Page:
“We talked about this before,” Keith told the hospital chaplain. “Stephanie is an atheist, and you said you wouldn’t bother her.”
“Sorry, I didn’t know,” said the cleric.
“Isn’t there something in the bible about lying?” Keith shot back.
This was their second meeting. During their first encounter, Keith informed him that I was an atheist, though he should’ve known that from my records.
You’d think that would’ve stuck in his mind, especially considering what transpired next. And here’s where the minister revealed himself as being far from an impartial councilor.
“What do you believe?” he asked Keith.
“Good,” he replied, “there’s still hope for you.”
He wasn’t kidding.
But Keith isn’t an agnostic because he can’t make up his mind. Unlike many believers, he’s actually read the bible. That’s one of the main reasons he lost his faith.
Now, Keith is not generally a confrontational person, but he was not in a good emotional place just then. After I contracted Legionnaires’ disease on our vacation in Sicily, Keith rushed me to the ER only a few days after we returned home. I soon fell into a deep coma, hovering near death. He was surviving on little sleep and irregular meals, as he shuttled from work to hospital to home and back again in a despairing stupor.
And then this hospital chaplain keeps pestering the dying, atheistic, long-time girlfriend he loves and lying about it to boot.
Of course, you would think that having your religion listed as atheism would hang a giant No Solicitations sign over your bed. (I know, I know—lack of religion is not a religion.) Well, not so much, as I learned more than once during my recovery. I detailed the first time in part one of this series: “God is Good,” But for What?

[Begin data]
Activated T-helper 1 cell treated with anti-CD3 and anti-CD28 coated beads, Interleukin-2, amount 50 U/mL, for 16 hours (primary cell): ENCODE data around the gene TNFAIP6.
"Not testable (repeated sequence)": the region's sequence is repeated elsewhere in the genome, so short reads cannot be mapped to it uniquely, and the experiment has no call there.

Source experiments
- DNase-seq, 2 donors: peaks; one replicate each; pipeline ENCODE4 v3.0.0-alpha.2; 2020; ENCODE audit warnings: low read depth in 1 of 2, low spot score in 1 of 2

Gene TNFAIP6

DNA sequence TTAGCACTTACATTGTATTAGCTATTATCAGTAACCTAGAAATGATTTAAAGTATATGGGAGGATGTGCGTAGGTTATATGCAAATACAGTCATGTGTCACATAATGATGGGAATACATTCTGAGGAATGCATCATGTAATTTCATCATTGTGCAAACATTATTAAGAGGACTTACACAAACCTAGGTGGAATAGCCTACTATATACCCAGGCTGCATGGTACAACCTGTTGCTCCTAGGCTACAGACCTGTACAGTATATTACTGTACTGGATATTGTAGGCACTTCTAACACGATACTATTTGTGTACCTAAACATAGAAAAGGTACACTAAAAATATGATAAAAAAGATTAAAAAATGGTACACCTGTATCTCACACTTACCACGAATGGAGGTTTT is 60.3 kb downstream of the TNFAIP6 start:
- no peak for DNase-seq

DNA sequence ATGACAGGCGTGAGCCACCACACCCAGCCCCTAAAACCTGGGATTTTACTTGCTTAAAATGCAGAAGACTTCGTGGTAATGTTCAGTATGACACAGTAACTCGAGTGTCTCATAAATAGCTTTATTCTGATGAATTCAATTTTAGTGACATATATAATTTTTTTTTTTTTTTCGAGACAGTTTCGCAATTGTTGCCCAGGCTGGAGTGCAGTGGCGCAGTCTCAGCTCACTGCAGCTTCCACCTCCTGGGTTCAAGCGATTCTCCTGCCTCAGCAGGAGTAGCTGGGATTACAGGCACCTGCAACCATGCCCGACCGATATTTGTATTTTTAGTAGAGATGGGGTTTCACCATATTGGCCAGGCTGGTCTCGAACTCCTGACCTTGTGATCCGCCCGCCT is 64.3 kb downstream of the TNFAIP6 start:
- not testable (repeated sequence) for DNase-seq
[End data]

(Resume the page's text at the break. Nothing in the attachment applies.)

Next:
But, you may say, surely the point of listing religious preferences would be for the patient’s desires to be respected. Keith even told them when he was filling out my forms that I didn’t want any visits from clergy. Would the chaplain have prayed to Jesus over a Jew or spoken of Heaven to a dying Hindu, perhaps offering a bit of beef jerky to the patient’s family for good measure?
Is respect for religious beliefs only accorded to people of faith, not the faithless? And what goes on in the minds of such clergy when they know they’re dealing with unbelievers? I have some theories, which I’ll get into in the next installment of this series. But for now, I’ll simply recount the tale of the Prevaricating Preacher—PP for short (oh, grow up).
This was not PP’s only instance of lying. Perhaps in his mind he thought he was fibbing for the greater good, but he was a serial barer of false witness.
After Keith called him on that, PP again promised that he would stop coming around. Yet that was a lie, too.
My atheist mother encountered him twice after that vow.
This was not my mom’s first meeting with PP, either. That time, she had also told him I was an atheist. The second time, my mom tried to wave him away by repeating to him, “She’s an atheist.”
“Keith told me that,” he replied (but left out that he had promised Keith he wouldn’t return).
What part of atheist didn’t he understand?
That first time, he had asked if he could pray for me. You have to understand that besides being an atheist, my mom is also Jewish. Like me, she feels awkward around Christian clerics. She reluctantly acquiesced.
While Keith, the former Christian, had a Just Say No to Prayer policy regarding me, the chaplain had better luck with my Jewish-atheist mom. So, he decided to try again.
What could it hurt? she thought. “Okay,” she said with resignation.
“May you take the Lord’s light into your heart and be healed,” he prayed.
My mom saw red instead of light. How dare he suggest that her daughter would be cured if only she believed in God!
So much for giving comfort to loved ones. Indeed, if consolation is the purpose of hospital chaplains, my secular loved ones received the very opposite.
But he should’ve saved his breath. As I’ve said before, it would’ve taken the brain damage my doctors thought I had for me to believe.
The next time PP walked into my room during her shift—remember, he had promised Keith more than once that he would stop visiting me—my mom refused his request to pray.
Yet that was not the last encounter with this mendacious minister. And this time, I was alone with him…and awake.